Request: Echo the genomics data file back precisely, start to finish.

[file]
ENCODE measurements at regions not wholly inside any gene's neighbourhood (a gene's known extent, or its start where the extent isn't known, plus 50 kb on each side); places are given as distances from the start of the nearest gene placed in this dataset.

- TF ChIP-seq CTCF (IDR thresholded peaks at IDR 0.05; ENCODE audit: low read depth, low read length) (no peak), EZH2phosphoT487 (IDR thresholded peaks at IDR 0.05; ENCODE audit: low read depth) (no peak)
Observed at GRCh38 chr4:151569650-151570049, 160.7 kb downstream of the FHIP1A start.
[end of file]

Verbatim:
ENCODE measurements at regions not wholly inside any gene's neighbourhood (a gene's known extent, or its start where the extent isn't known, plus 50 kb on each side); places are given as distances from the start of the nearest gene placed in this dataset.

- TF ChIP-seq CTCF (IDR thresholded peaks at IDR 0.05; ENCODE audit: low read depth, low read length) (no peak), EZH2phosphoT487 (IDR thresholded peaks at IDR 0.05; ENCODE audit: low read depth) (no peak)
Observed at GRCh38 chr4:151569650-151570049, 160.7 kb downstream of the FHIP1A start.